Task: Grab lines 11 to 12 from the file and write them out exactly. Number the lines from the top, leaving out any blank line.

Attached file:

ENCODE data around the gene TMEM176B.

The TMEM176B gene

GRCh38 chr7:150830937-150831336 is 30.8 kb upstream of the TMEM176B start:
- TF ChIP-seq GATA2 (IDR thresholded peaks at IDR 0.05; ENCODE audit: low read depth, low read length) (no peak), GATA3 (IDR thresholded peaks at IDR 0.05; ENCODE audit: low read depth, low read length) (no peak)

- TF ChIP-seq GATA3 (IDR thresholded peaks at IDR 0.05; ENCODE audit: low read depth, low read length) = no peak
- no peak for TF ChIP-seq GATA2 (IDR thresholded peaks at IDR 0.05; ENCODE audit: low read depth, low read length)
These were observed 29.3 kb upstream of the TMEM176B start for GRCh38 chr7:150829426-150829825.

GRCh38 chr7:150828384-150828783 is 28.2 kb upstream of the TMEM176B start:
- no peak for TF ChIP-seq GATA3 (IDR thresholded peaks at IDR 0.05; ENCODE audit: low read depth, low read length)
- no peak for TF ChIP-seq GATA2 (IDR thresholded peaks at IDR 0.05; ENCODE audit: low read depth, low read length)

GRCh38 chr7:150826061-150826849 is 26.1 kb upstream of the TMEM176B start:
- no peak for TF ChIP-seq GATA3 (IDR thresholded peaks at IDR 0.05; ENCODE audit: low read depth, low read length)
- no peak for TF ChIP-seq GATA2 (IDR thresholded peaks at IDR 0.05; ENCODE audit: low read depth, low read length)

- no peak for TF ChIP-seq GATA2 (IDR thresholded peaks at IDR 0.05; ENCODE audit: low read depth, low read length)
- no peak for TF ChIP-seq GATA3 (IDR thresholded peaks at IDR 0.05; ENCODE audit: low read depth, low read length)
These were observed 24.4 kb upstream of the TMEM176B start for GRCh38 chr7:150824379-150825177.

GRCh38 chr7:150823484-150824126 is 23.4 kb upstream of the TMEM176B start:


GRCh38 chr7:150826061-150826849 is 26.1 kb upstream of the TMEM176B start:
- no peak for TF ChIP-seq GATA3 (IDR thresholded peaks at IDR 0.05; ENCODE audit: low read depth, low read length)